Face of the day

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Robert Martin makes history with his appointment to the United Nations Committee on the Rights of Persons with Disabilities. Photo / Stuart Munro

Today’s face of the day, Robert Martin, was our face of the day back in 2014  when his biography had just been released.

History was made on Wednesday this week when Robert was notified that he has been elected to the UN Committee for the Rights of Persons with Disabilities; the first learning-disabled person ever to be elected to a UN committee.

Whanganui man Robert Martin has been elected to the United Nations Committee on the Rights of Persons with Disabilities at UN headquarters in New York.

New Zealand Disabilities Rights Commissioner, Paul Gibson, announced the appointment this morning, hailing it as a “world first”.

“Robert’s election is a milestone achievement for all people with disabilities, he is the first person with a learning disability to stand for and be elected to a UN Committee,” Mr Gibson said.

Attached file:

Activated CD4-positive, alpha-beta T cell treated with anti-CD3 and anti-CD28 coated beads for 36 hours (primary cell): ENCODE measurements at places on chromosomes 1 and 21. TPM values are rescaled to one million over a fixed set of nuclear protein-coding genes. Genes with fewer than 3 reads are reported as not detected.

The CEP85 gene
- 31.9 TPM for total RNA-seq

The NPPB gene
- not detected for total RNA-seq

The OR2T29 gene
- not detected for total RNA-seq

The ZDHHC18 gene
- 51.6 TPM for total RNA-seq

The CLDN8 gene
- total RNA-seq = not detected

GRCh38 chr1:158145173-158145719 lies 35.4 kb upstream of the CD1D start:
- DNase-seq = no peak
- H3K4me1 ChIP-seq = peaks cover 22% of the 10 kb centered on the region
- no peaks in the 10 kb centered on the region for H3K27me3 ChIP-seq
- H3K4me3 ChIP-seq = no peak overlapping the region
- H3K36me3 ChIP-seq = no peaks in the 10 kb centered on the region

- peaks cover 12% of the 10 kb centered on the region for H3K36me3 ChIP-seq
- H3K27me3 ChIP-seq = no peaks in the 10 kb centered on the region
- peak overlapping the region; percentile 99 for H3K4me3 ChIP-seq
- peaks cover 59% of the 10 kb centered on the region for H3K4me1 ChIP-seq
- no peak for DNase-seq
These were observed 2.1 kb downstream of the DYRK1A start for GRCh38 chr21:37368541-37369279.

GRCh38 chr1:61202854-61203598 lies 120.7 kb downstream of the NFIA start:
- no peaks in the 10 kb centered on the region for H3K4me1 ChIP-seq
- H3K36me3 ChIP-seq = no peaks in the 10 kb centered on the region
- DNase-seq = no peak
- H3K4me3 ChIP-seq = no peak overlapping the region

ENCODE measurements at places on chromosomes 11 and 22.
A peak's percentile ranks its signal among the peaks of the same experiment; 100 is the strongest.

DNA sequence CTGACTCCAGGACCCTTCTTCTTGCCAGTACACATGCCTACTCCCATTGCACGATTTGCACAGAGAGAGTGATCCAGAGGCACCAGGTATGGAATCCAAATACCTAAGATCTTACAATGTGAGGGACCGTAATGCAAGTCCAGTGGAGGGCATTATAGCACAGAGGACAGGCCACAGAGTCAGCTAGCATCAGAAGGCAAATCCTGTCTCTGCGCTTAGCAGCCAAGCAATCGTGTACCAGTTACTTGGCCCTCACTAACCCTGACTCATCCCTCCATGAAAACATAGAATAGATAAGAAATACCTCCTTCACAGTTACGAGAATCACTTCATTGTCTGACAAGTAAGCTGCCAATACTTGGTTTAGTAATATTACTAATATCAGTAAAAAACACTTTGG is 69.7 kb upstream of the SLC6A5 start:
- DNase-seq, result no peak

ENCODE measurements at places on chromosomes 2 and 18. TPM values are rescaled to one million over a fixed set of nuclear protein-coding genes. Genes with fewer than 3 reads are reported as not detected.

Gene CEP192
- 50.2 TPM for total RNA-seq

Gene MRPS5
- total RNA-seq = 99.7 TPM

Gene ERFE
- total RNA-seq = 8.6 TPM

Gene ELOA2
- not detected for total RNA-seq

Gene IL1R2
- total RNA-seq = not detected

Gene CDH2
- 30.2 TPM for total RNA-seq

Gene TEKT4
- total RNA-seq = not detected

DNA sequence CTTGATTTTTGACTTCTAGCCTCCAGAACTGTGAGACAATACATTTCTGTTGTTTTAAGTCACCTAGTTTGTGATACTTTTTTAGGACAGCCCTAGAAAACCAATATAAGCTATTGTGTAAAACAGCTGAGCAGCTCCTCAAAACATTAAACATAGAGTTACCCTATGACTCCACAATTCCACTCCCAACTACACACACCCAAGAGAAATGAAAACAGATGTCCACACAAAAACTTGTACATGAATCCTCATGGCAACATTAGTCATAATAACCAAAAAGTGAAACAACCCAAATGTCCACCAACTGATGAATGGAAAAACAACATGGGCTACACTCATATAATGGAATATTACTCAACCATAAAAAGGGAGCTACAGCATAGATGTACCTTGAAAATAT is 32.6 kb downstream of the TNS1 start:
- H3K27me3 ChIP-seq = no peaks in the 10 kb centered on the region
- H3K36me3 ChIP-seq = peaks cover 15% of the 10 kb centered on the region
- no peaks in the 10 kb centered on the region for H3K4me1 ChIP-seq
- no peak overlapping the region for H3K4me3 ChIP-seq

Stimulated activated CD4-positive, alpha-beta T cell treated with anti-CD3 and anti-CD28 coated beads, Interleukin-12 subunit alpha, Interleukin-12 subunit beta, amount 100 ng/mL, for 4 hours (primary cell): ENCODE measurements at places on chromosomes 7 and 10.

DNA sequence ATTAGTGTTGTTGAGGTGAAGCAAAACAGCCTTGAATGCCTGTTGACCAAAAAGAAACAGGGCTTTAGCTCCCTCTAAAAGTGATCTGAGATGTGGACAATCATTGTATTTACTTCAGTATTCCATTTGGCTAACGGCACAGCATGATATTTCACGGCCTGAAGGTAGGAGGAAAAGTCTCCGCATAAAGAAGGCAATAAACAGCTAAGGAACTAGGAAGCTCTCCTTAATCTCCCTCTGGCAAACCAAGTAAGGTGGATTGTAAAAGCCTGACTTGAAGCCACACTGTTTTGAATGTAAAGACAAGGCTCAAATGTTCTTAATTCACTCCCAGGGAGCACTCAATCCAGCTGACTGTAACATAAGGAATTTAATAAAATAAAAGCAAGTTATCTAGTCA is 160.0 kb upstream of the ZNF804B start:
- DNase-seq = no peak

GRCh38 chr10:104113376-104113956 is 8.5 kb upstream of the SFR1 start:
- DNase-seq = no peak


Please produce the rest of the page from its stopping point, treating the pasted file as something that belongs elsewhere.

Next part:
“Robert Martin hasn’t just smashed through a glass ceiling, he’s smashed through the ceiling and walls of institutions that locked him away for most of his early years. Every New Zealander can be proud of his incredible achievement today.”

A prominent disability rights advocate, Robert was nominated by the New Zealand government to the Committee that is comprised of 18 independent disability experts.

The panel monitors how well countries are implementing the Convention on the rights of Persons with Disabilities. Eighteen candidates from around the world are vying for nine positions.

Mr Martin was diagnosed with brain damage after a difficult birth and spent his first 15 years in institutions. He currently lives in Whanganui with his wife and is an IHC board member and involved with Sommerville Disability Support Services and the Balance Whanganui mental health trust.

On the national and international scene, he’s involved with the Human Rights Commission, Inclusion International and People First.

He will hold the committee post from 2017 until 2020 and travel to Switzerland twice a year, as well visiting other countries to speak and learn about their policies for people with disabilities.


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